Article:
Apocalypse now

Iraq Under Siege: the deadly impact of sanctions and war

Edited by Anthony Arnove <em>Pluto Press,

This book charges the American and British governments with genocide against the people of Iraq, a charge that is exceptionally well documented by its authors, including Dennis Halliday, who resigned as the senior United Nations official responsible for the "oil for food" programme. He witnessed, at first hand, the terrible suffering imposed by sanctions. Today, the bombing of Iraq goes on, but it is scarcely referred to in the mainstream media. Hence, we have had few opportunities to learn about the damage being done to the infrastructure of Iraq - a country that has been reduced to third-world status.

In Iraq under Siege, the history behind the "Gulf war" of 1990 is well covered by, among others, John Pilger, Robert Fisk, Noam Chomsky and Professor Hudo Ammash of Baghdad University. They remind us of the support that Saddam Hussein enjoyed from the US and Britain at the time of the Iran-Iraq war, and they provide gruesome details about the effects that sanctions have had on innocent civilians - sanctions that Fred Halliday believes have cost the lives of half a million Iraqi children under the age of five.

As the story unfolds, the enormity of what is being done in our name - and by our government - becomes apparent; the extent of the crimes being committed should shock any serious reader. We are told daily, in parliament and in the media, that war crimes and crimes against humanity are the preserve of certain well-known dictators, and that every effort is being made to bring the perpetrators to justice. Few have yet realised that President Bill Clinton and Prime Minister Tony Blair would, on this evidence, qualify for the same charges.

In the Commons, Robin Cook and others deny the truth of the reports from Iraq. They blame Saddam Hussein for the deaths caused by sanctions and bombing, and they describe the aerial attacks as "humanitarian". Moves are being made to draft a motion of indictment against the US and Britain; but, with a huge parliamentary majority and broad support for the war across all parties, there is little that can be done in Britain.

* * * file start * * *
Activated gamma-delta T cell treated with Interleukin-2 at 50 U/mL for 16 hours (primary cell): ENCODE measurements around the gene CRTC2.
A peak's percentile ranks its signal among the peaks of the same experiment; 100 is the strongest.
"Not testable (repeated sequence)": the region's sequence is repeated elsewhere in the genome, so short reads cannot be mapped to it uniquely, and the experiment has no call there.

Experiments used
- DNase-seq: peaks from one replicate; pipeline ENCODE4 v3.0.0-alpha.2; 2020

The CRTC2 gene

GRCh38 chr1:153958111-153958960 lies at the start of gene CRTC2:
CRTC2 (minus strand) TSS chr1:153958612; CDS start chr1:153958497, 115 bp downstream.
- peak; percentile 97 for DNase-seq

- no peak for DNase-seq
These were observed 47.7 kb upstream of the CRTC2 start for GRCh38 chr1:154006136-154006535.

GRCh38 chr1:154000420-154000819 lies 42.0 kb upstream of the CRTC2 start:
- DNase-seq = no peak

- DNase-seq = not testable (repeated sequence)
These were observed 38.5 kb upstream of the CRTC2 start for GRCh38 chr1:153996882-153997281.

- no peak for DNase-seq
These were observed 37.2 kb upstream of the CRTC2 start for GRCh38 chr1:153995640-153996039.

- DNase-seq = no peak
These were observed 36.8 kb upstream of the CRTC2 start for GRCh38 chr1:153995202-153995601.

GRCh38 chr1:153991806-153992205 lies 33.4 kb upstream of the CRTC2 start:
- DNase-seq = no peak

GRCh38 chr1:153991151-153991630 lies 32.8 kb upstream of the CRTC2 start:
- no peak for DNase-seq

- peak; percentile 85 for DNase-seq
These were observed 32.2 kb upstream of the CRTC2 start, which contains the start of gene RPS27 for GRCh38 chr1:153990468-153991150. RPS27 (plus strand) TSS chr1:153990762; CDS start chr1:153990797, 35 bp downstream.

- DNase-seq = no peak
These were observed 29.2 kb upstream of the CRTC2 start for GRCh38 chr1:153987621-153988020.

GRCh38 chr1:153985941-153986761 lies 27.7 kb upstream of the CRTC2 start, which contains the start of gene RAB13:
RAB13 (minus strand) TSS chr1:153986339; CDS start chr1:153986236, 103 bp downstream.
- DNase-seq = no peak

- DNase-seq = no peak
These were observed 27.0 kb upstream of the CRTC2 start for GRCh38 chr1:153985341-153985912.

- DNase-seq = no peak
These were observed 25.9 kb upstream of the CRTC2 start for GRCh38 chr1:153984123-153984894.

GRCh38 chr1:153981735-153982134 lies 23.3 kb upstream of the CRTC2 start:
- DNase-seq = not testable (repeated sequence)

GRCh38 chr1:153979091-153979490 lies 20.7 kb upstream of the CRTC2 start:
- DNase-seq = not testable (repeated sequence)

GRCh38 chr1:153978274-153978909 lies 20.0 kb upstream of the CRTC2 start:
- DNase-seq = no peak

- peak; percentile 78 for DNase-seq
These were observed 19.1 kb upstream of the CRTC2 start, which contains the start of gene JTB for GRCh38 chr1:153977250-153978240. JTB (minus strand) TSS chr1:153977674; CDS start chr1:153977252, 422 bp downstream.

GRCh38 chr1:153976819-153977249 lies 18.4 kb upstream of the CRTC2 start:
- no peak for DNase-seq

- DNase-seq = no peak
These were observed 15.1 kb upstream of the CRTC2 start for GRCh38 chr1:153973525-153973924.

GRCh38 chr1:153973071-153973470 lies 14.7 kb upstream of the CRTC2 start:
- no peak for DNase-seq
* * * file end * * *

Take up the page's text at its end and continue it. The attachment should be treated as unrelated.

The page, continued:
Yet, slowly but surely, the arguments set out so clearly in this book are having an effect. The same happened during the Vietnam war, which finally lost the backing of the American people and ended in grave defeat for the White House. Saddam is far stronger than he was a decade ago; and attempts by the US secretary of state, Madeleine Albright, to whip up support for US policy among Iraq's neighbours have failed, despite her arguments that hers is the nation with most to fear from Baghdad.

It took many years for the truth about the Suez war to filter through to the public, and it may take time for a similar process to work with Iraq. But imperialism is understood to have reappeared in Iraq and elsewhere, and to be dressed up as a humanitarian mission, flowing from an "ethical foreign policy". The crude double standards and hypocrisy that have characterised this whole operation cannot be concealed for much longer. This is a book that must be bought and studied by anyone who cares for truth, justice and peace. I recommend it without hesitation to New Statesman readers.

Tony Benn is Labour MP for Chesterfield